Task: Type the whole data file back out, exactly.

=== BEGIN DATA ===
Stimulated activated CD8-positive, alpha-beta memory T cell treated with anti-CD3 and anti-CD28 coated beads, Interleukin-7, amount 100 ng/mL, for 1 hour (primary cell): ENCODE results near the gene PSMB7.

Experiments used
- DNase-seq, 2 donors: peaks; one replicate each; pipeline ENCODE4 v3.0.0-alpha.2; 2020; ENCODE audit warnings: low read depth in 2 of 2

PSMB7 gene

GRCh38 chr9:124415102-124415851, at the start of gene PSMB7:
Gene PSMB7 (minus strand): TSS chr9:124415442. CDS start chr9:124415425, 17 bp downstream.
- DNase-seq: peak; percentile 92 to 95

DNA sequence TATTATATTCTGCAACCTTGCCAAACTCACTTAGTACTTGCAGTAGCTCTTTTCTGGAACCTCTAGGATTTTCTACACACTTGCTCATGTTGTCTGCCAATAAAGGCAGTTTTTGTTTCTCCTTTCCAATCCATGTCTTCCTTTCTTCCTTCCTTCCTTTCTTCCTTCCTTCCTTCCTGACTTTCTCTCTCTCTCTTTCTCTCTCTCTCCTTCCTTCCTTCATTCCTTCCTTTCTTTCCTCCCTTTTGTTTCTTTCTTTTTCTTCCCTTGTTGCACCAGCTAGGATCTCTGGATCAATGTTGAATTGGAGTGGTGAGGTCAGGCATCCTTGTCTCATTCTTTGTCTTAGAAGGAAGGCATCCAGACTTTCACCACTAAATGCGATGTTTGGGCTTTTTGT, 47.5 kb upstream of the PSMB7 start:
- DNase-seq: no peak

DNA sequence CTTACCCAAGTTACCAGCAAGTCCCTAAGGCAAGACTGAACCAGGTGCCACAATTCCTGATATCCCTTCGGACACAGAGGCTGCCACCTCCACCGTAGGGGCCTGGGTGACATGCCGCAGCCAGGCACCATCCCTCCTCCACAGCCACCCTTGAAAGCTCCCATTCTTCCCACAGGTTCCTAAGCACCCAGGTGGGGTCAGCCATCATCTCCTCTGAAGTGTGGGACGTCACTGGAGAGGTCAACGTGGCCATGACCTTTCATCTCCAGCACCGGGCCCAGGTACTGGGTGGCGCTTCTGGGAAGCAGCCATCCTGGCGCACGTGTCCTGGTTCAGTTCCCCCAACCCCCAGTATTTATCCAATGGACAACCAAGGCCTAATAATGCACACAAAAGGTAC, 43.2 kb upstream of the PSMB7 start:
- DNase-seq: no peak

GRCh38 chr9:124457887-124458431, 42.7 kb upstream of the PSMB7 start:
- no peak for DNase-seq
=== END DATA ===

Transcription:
Stimulated activated CD8-positive, alpha-beta memory T cell treated with anti-CD3 and anti-CD28 coated beads, Interleukin-7, amount 100 ng/mL, for 1 hour (primary cell): ENCODE results near the gene PSMB7.

Experiments used
- DNase-seq, 2 donors: peaks; one replicate each; pipeline ENCODE4 v3.0.0-alpha.2; 2020; ENCODE audit warnings: low read depth in 2 of 2

PSMB7 gene

GRCh38 chr9:124415102-124415851, at the start of gene PSMB7:
Gene PSMB7 (minus strand): TSS chr9:124415442. CDS start chr9:124415425, 17 bp downstream.
- DNase-seq: peak; percentile 92 to 95

DNA sequence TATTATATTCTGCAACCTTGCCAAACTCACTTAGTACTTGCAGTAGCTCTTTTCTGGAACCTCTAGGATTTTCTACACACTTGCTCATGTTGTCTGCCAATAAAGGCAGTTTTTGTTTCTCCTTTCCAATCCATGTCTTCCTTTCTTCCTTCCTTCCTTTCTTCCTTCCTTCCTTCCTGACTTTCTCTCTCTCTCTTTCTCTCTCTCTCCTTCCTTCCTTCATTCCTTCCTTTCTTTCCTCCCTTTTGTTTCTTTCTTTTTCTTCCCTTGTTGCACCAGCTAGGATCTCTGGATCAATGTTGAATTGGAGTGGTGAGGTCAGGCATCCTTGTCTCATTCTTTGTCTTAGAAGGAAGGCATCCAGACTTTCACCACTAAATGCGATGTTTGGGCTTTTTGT, 47.5 kb upstream of the PSMB7 start:
- DNase-seq: no peak

DNA sequence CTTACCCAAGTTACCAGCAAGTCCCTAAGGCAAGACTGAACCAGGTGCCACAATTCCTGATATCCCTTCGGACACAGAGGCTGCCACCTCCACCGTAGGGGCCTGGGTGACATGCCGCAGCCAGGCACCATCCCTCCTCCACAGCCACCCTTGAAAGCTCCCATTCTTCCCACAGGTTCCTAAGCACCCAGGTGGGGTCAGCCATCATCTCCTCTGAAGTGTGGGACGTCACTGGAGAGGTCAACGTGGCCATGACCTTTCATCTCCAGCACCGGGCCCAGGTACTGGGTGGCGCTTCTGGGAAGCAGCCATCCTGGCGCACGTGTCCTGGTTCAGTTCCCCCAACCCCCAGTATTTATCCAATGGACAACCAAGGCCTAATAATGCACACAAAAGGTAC, 43.2 kb upstream of the PSMB7 start:
- DNase-seq: no peak

GRCh38 chr9:124457887-124458431, 42.7 kb upstream of the PSMB7 start:
- no peak for DNase-seq